November 3, 2009
Lately there have been noticeable odors near the east end of Woodland. City officials believe some of these odors were caused when the City of Woodland Water Pollution Control Facility started drying the un-used wastewater treatment ponds; this is being done in preparation for the conversion of the sewage treatment ponds to storm water storage and treatment ponds. These ponds are located south east of the I-5/CR 102 interchange. Most of these nine ponds have completely dried out, leaving just two with a minimal amount of water in them. However with the recent rains, these ponds have become damp with moisture, causing an odor that is noticeable to residents just west of County Road 102. The City has received numerous calls about these odors and wants to explain what we are doing to solve the problem.
The reason the wastewater ponds were taken out of service is twofold.
The new storm water treatment ponds will perform some treatment of the storm water that runs off new development during storm events, reduce pollutants, and peak storm water flows, as the storm water runoff makes its way into the Yolo Bypass.
The city still needs to remove the solids that have accumulated in those ponds over the last 20 years and estimates the cost of the solids removal to be around $900,000 for all nine ponds. Early next year, the City will go out for bid proposals to get a final cost and award a contract for all of the solids to be removed from the nine treatment ponds, which will be the final stage in abandoning those ponds for wastewater treatment.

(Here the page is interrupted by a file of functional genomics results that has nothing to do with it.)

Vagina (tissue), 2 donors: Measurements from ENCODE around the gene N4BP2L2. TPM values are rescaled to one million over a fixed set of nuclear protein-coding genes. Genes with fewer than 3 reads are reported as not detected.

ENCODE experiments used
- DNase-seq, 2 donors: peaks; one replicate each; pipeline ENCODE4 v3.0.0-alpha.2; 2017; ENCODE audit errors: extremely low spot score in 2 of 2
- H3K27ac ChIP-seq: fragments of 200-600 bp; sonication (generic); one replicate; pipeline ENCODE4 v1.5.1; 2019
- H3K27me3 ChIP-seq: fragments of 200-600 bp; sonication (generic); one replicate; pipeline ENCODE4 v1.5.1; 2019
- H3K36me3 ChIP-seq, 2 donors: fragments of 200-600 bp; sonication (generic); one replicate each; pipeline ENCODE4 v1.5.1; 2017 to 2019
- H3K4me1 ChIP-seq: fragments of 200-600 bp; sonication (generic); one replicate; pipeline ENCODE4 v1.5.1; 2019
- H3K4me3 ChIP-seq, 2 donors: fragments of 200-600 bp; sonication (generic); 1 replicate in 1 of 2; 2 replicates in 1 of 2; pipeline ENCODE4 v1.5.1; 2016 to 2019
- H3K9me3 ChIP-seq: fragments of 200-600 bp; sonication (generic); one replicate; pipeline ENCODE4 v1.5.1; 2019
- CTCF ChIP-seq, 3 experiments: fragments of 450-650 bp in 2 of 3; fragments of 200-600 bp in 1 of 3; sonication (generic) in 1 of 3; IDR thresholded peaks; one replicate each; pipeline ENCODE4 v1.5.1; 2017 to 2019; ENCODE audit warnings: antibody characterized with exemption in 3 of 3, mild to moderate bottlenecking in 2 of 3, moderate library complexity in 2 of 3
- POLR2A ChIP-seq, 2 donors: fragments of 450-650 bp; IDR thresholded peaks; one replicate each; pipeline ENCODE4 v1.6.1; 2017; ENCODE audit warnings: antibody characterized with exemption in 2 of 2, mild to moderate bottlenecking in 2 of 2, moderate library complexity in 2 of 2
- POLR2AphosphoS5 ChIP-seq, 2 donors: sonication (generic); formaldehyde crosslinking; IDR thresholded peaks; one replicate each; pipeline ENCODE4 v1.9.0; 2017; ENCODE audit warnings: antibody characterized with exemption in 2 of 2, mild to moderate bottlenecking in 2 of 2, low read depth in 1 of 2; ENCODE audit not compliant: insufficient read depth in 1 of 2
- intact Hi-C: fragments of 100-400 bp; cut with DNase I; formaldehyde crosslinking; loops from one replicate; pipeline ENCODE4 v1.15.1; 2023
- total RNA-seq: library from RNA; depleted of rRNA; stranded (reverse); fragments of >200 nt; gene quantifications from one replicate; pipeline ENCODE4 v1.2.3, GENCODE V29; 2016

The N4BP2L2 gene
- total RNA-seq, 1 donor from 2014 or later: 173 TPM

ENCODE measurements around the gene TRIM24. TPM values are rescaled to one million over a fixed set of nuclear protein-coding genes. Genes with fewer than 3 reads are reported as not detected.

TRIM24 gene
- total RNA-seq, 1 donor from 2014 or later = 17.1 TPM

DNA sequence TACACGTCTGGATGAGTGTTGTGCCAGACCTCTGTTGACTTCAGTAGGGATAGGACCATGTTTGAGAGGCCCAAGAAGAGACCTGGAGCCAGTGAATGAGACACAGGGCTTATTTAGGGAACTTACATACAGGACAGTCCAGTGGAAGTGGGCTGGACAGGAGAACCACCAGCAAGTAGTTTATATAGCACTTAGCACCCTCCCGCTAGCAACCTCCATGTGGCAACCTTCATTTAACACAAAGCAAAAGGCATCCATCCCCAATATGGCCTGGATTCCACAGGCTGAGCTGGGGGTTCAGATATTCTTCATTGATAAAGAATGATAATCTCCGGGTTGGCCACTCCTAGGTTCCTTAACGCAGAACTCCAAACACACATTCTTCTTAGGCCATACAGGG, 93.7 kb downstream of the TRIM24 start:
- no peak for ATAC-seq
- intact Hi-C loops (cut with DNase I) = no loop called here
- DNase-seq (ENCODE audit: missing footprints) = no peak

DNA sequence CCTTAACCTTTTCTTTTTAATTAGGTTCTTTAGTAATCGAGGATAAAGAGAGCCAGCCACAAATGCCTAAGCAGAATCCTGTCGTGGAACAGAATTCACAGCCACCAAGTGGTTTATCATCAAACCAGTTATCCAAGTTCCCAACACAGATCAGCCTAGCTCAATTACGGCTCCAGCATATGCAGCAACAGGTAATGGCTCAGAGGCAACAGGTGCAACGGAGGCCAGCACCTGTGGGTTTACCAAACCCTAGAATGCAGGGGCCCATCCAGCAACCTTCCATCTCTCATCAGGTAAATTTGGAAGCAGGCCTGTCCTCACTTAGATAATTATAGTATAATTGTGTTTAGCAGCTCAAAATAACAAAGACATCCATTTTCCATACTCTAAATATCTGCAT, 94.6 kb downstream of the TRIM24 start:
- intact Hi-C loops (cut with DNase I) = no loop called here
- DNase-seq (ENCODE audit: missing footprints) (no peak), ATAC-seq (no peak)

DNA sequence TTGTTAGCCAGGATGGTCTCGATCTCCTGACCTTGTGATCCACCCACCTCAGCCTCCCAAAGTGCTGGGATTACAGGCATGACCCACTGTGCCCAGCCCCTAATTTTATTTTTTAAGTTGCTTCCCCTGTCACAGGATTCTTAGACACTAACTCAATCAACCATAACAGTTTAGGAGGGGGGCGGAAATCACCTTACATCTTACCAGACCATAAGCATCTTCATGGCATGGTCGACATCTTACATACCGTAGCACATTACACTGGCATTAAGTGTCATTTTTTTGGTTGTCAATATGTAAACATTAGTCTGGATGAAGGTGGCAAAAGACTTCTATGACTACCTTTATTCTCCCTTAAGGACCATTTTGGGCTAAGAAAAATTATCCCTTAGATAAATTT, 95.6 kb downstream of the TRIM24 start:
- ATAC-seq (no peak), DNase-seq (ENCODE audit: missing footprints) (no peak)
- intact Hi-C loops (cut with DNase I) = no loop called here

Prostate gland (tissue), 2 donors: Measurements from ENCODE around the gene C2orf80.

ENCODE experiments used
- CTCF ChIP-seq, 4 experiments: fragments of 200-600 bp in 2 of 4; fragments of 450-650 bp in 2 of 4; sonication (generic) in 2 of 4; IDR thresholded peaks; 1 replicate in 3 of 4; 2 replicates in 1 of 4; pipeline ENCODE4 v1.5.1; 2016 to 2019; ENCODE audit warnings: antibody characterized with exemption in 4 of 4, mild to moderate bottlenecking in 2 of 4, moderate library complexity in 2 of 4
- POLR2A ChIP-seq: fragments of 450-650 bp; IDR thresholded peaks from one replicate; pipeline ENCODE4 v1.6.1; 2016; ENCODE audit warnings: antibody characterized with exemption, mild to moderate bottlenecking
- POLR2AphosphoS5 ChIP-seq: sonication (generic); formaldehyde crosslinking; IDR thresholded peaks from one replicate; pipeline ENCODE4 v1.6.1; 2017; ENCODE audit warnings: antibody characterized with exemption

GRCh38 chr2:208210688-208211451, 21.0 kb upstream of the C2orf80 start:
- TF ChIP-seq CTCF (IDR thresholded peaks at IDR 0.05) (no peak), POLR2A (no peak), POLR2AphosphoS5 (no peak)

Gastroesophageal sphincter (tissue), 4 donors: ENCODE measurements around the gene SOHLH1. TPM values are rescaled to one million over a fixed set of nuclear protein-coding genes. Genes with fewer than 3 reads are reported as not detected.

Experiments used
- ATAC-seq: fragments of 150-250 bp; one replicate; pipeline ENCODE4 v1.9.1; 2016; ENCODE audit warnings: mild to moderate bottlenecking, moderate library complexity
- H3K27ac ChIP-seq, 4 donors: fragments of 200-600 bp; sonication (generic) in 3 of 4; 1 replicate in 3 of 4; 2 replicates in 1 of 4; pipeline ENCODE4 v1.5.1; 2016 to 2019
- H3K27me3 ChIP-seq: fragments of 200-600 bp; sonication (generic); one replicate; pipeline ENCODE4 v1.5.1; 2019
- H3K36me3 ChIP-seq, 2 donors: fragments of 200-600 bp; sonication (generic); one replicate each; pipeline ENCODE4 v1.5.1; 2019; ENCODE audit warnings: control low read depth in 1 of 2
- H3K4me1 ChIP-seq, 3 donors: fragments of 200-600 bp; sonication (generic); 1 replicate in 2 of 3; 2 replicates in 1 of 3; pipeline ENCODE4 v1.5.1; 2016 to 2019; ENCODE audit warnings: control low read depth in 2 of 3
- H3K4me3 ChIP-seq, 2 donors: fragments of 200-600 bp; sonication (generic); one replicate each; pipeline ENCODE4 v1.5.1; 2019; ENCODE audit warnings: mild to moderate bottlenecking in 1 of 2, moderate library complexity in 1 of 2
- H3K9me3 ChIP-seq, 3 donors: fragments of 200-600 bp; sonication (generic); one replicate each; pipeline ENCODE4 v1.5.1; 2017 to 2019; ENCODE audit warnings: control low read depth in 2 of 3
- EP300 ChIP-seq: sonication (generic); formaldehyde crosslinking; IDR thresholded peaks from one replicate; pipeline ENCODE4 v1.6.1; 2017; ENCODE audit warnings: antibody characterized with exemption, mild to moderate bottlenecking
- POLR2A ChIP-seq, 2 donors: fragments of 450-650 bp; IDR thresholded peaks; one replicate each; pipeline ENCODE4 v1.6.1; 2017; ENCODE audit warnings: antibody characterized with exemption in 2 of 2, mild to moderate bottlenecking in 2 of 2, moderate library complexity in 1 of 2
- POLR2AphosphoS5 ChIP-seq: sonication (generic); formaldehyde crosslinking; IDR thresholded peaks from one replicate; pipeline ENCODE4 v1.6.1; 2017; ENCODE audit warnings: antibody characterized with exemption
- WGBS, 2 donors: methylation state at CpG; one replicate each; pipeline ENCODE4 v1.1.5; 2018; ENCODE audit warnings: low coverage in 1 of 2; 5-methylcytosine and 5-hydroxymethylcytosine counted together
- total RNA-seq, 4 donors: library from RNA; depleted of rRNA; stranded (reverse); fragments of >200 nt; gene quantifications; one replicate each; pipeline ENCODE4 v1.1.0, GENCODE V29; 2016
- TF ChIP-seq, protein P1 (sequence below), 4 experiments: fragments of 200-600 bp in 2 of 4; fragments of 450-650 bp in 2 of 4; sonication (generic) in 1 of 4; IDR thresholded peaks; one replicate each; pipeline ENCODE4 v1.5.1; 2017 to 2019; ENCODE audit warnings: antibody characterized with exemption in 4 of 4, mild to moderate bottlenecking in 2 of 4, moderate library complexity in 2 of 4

Other sources of odors may be a result of the tomato processing at Pacific Coast Producers, during the tomato harvesting season. The processing season usually runs from July to October each year. Pacific Coast Producers processes over 500,000 tons of tomatoes, which are grown and harvested by local farmers. Over 90% of the tomatoes supplied to the cannery come from within 15 miles of Woodland. Pacific Coast Producers sends the water which is used to rinse and clean tomatoes and sanitize the plant itself; to the farm property they operate about a mile east of County Road 102. The discharged water is applied by flood irrigation over 750 acres of land, which is then used to grow and harvest forage crops. Some of the screened tomato skins, peels and seeds are also transported to the site, where it is allowed to dry and then the dried product is plowed under as a beneficial soil amendment.
Pacific Coast Producers has spent over $3,000,000 in recent years to improve operations at the wastewater ranch. This year, they will employ a new sprinkler irrigation system that will be more effective in spreading the irrigated water on the farm acreage and this new sprinkler irrigation system is expected to reduce the potential for tomato smells.Any comments or questions on odors can be directed to Mark Hierholzer/WPCF Superintendent for the City of Woodland at 530-406-5100.